According to an interview he did around then:

"I'm playing through two of the Soldano 100's and standard Marshall 4x12 cabs with 12 inch JBL Lansing speakers. My Soldanos are completely stock and I really love them, because they have a great vintage tube sound and they're extremely reliable on the road."

A 100W SLO into a 4x12 can be loud by itself. You double all of that because that rig isn't cutting it, it's gonna be really loud.
There’s no way in hell he played that loud on the Tonight Show with Johnny Carson and Doc Severenson. Master volumes and/or attenuation were most likely used.

Concert halls, ok, but not TV.

It also does not take 200+ watts to get that flavor of tone. I get it with 27 watts through a single E120.
 
Last edited:

RupertB

Silver Supporting Member
Messages
4,316
Just to be clear, though I would also love insight into how to get near that sound without cranking such powerful amo if possible, I am most interested in how you would describe the sound.

To me, it is somewhat treble based, but not ice pick. It definitely has sag as a string hit hard changes from more bass to treble, but there is just a hint of crunch, but definitely not overdrive sound in there.

It mostly clean...but with some kind of drive and the drive part is what I’m trying to figure out.
To my ear, it sounds like an amp that doesn't have a hot signal hitting the preamp but is turned up enough to get the power section really cooking. The result is a tone that has all the artifacts we enjoy from a cranked amp (eg. sustain, bloom, great harmonic content) but doesn't have the distortion character that so many have to use (and over use) to get those at lower volumes.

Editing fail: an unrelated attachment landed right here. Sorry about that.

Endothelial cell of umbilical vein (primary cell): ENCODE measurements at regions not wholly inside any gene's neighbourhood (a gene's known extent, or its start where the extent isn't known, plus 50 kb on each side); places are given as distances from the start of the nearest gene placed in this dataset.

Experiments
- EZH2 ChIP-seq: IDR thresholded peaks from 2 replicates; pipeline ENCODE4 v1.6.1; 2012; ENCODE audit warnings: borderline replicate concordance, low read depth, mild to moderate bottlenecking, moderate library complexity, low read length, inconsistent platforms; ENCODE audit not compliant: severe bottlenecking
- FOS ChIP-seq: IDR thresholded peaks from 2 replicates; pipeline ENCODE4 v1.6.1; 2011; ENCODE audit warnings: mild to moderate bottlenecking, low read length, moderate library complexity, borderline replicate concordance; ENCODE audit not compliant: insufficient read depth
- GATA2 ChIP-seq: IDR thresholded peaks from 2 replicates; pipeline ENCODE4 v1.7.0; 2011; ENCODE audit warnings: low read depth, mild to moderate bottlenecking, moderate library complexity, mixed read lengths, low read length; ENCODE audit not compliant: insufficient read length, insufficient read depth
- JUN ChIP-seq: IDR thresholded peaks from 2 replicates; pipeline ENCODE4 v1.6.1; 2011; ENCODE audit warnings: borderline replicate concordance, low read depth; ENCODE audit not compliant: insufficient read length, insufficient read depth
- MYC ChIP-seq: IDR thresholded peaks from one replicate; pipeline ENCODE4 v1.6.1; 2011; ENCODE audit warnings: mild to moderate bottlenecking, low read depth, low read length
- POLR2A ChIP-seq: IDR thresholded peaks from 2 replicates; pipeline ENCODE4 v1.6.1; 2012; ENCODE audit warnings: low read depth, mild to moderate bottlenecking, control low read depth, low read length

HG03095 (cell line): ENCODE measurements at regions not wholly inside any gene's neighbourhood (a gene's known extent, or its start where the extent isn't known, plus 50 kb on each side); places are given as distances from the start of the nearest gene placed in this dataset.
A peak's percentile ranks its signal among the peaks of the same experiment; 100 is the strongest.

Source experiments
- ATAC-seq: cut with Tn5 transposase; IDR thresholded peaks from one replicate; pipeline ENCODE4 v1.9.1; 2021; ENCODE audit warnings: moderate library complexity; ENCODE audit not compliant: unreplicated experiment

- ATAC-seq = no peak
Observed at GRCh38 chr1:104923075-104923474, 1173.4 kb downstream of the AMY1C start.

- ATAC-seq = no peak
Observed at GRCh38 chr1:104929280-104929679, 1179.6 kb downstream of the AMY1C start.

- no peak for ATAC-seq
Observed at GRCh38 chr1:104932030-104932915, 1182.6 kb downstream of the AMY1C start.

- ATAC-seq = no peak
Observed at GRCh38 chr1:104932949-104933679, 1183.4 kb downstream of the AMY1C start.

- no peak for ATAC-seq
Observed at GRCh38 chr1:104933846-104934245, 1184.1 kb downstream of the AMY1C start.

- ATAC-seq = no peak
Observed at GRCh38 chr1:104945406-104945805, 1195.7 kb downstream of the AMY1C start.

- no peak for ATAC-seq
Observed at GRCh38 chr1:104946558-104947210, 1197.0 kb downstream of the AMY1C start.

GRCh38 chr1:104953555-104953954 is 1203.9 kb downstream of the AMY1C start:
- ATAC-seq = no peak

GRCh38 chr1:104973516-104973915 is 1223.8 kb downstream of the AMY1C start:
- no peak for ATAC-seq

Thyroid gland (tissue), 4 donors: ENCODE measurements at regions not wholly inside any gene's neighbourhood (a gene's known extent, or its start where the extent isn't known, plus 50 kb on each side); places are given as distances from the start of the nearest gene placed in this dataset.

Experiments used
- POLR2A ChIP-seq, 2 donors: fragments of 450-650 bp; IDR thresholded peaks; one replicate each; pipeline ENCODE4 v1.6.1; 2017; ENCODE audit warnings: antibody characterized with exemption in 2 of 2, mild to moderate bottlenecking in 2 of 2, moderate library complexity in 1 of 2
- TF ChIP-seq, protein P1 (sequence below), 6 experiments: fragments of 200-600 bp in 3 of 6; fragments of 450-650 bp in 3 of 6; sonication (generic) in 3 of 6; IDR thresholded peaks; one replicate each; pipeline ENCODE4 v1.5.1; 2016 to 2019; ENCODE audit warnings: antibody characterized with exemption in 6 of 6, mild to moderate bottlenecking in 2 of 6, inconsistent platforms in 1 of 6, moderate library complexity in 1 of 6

I've heard a lot of players trying to get this sound. The best representation I've ever heard was when I caught Greg Germino & Jason Barker playing with a band in a Durham NC pizza joint, nearly 20 years ago. Both were playing through Greg's "Club 40" amps, him with a LP and Jason with a Briggs (not sure of the model). Thing that floored me was that the amps were unmic'ed & the volume was pretty reasonable. Plenty of "cut" but never got too treble-heavy nor overwhelmed the mix.
 

2HBStrat

Member
Messages
41,283
I never listened to Allman Bros after the Brothers & Sisters album. Lots of great music resulted as Trucks and the other virtuoso guitarist came on board; so I'm told. Don't even remember the other guys name, but no disrespect meant. Idlewild South and Live At Fillmore East were the definitives for me. I had their origins album w/Sweet Melissa and Eat A Peach, but Idlewild and Live were The Incredible Magic.

Still nothing else ever like those two albums.... Duane and Betts w/Barry Oakley and Greg's keyboards and singing were just perfection.

I equate the music on those albums as equivalents to The Best Done by Monk or Mingus, and throw Miles into the mix too. Who knows what further heights the group would've gone to had Duane & Barry lived? The Hot 'Lanta opening and segue into Elizabeth Reed is thrilling, remains so no matter how many times I hear it. Of course, might have been just the great mixing job done on the Live album. Couple of songs on Live, I understand, were spliced amalgamations from the 3 days they performed at that Fillmore East date.

Duane and Betts' guitars just "sing" like no others ever have since. It's the greatest jazz fusion, or blues fusion ever recorded. Not a false start or note in the whole performance. There's really NO 2nd rate songs on Live At The Fillmore East. Even the tune-up strumming intro to Reed is about perfect!

Not really that many "perfect" albums out there. Very few that meld two distinct styles into something "new" that is definitively great. There's great sides like A on John Barleycorn Must Die and A on Dave Mason's Alone Together. Hendrix's Experienced and Electric Ladyland are also definitively great and were new then and remain new & fresh now. Not like I've heard everything, but 50's jazz and mid-60s to late 80s contemporary rock I explored in depth or was on the scene for.